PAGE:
Manuel Martinez, who fled Honduras because gangs were trying to recruit his 12-year-old son, was prepared to be separated from his child after paying a smuggler to cross the Rio Grande by boat and getting arrested by the U.S. Border Patrol.
His worst fears never came true.
Martinez pleaded guilty to illegal entry on Wednesday — the day President Donald Trump ordered an end to the separating of families — and, while he wasn’t kept under the same roof as his son, they were held in the same compound. They were reunited on Saturday, after five days apart, and were released into the U.S., a tracking device on Martinez’s ankle, while he pursues asylum.
“I was very worried even though we were never really separated,” he said in McAllen’s Greyhound station, as he and his son were about to board a bus to Atlanta to join a friend.
The McAllen station, a hub in the busiest U.S. corridor for illegal crossings, looks much as it did before the administration began enforcing a “zero-tolerance” policy in early May of prosecuting every illegal entry. The policy resulted in the separation of more than 2,300 children before Trump reversed course in the face of an international outcry and said families will remain together.
On a typical day, more than 100 asylum-seekers are released from McAllen-area holding facilities, clutching their belongings in clear plastic bags stamped with Department of Homeland Security logos, said Norma Pimentel, executive director of Catholic Charities of the Rio Grande Valley.
They are led by volunteers to the charity’s headquarters a few blocks away to shower, eat and rest — though volunteers’ first order of business is to distribute shoelaces because they are confiscated from immigrants in custody to prevent suicides.
“Every day is like this. It never ends,” Pimentel said as children played with toys on the floor while adults in ankle monitors sat in rows of plastic chairs. Federal authorities have for years used electronic monitoring devices to keep track of immigrants released while they await further court proceedings.
Still, McAllen, a city of 130,000 people in Texas’ Rio Grande Valley, is just a snapshot of the situation along the border, where Trump’s reversal on family separation has sown chaos and uncertainty and there has been little guidance from the administration.
It is not clear how many asylum-seekers are still entering the country, how many are being detained as families, and how many are being released. Nor it is known how long it will take for all parents and guardians to be reunited with their children.
Homeland Security said late Saturday that 522 youngsters have been reunited since they were separated under the zero tolerance policy and that it has established a process to ensure that family members know where their children are and can communicate with them.
It said that 2,000-plus children remain separated but that the government knows where all of them are and is working to reunite them with their families.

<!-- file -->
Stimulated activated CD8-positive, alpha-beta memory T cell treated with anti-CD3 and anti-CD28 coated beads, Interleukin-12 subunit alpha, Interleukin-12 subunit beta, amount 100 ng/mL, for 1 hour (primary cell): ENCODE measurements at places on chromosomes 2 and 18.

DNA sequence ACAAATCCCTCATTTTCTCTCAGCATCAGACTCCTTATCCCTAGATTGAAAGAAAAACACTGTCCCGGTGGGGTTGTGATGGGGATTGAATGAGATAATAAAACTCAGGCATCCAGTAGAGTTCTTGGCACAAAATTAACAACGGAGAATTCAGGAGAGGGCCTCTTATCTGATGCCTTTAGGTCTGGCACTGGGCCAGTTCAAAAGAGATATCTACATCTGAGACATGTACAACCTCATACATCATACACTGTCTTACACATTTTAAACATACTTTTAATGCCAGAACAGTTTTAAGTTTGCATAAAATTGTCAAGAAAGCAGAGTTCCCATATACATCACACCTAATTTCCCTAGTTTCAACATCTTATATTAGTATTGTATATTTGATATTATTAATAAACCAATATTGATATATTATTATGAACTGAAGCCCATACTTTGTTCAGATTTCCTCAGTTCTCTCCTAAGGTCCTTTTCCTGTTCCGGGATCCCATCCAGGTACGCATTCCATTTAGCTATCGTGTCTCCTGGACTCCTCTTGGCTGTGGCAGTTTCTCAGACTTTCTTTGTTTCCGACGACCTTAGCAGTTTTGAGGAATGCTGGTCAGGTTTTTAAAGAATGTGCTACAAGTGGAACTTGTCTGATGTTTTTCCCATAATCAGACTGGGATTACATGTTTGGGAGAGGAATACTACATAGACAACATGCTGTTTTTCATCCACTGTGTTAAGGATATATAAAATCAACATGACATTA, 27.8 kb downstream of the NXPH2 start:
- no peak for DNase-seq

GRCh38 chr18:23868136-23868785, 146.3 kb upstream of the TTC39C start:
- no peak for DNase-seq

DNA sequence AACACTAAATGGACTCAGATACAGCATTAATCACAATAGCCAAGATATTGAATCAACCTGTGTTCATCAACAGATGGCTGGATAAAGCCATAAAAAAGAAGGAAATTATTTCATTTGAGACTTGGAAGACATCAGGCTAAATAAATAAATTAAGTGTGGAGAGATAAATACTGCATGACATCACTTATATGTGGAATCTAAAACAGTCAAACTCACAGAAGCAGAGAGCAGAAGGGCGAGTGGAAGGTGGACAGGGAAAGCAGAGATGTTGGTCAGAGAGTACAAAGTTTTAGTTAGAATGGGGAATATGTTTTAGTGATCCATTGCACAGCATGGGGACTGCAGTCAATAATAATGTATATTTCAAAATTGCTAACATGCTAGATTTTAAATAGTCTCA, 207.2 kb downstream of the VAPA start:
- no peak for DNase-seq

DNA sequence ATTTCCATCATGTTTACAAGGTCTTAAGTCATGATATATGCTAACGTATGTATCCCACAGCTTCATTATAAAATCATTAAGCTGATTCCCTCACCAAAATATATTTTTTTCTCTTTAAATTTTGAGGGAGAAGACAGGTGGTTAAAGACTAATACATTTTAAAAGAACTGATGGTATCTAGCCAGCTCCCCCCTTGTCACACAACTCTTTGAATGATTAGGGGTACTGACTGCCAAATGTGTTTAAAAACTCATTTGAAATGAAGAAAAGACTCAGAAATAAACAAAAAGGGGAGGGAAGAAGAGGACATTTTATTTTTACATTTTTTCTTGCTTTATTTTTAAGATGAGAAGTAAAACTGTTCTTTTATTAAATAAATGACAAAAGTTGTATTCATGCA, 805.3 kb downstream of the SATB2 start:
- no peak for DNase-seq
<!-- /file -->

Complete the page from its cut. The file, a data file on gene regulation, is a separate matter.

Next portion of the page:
Trump vented his frustration over the crisis in a tweet Sunday, saying border crossers shouldn’t be entitled to a day in court.
“We cannot allow all of these people to invade our Country,” the president wrote. “When somebody comes in, we must immediately, with no Judges or Court Cases, bring them back from where they came. Our system is a mockery to good immigration policy and Law and Order.”
Federal authorities are readying a special reunification center at a remote detention center in Port Isabel, about 55 miles (88 kilometers) east of McAllen.
About 70 families arrived at the Catholic Charities’ McAllen shelter late Saturday afternoon, and nearly all were gone by the following day, boarding buses to cities across the U.S.
Pimentel said most of Saturday’s arrivals were not charged criminally but she didn’t believe it signaled a change in the Trump administration’s policy of prosecuting every illegal entry.
Authorities have moved to detain more people, even asylum-seekers, but is constrained by lack of detention space, particularly for families. Immigration and Customs Enforcement has a total of about 3,300 beds at three family detention centers in Texas and Pennsylvania.
“They have a limit as to how much they can manage, and that’s maybe a determining factor in how many are released that day,” Pimentel said.
Patricia Lozano, 27, said she fled Honduras to find a higher-paying job and better support her three children, ages 6, 8 and 9. She was not charged criminally and never separated from her children.
She was on a grueling monthlong bus trip through Mexico when she learned that families were being separated, but she decided to take her chances.
“I was already on the journey,” she said as she waited for a bus to Los Angeles to join family. “Everything turned out OK walking with God.”
Abel, a 40-year-old coffee farmer from Jutiapa, Guatemala, asked for asylum at the U.S. border for himself and his 17-year-old son, Hugo. They were taken into custody Thursday, separated in the same detention center for two days, then reunited and released on Saturday.
He said he left his homeland because gangs were forcing his son to join their ranks. He asked that their last names not be used because he didn’t want to endanger his wife and five daughters back home.
Abel said the word is out that families may be separated at the border.
But “necessity always makes you take risks,” he said. He added of Trump: “The president says it will stop, but people keep coming.”
Associated Press writer Colleen Long in Washington contributed to this report.
Source: Associated Press